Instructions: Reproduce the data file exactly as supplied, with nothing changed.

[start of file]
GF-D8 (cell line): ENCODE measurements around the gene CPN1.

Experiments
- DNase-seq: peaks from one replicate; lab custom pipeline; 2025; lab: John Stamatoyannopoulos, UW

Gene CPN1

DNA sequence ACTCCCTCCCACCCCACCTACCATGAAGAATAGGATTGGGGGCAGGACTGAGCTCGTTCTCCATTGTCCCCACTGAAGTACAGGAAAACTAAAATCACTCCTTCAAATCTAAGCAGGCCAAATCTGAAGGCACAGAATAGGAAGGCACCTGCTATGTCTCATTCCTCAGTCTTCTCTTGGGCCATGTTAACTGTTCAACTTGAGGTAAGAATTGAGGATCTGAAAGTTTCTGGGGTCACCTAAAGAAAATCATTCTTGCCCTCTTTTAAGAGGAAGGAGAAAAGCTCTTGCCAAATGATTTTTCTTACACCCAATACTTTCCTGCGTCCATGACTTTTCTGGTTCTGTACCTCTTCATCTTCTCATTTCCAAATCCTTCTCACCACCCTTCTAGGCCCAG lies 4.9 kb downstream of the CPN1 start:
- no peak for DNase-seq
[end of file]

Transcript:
GF-D8 (cell line): ENCODE measurements around the gene CPN1.

Experiments
- DNase-seq: peaks from one replicate; lab custom pipeline; 2025; lab: John Stamatoyannopoulos, UW

Gene CPN1

DNA sequence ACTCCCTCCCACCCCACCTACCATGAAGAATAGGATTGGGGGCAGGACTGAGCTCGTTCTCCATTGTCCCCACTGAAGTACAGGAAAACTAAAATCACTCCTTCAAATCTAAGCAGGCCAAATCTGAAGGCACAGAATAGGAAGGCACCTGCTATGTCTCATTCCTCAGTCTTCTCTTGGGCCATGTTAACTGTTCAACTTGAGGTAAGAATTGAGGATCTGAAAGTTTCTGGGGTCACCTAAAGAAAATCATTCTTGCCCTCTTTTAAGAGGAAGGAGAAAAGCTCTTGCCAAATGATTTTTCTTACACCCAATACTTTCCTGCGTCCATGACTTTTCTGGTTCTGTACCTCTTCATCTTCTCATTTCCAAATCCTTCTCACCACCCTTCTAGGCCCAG lies 4.9 kb downstream of the CPN1 start:
- no peak for DNase-seq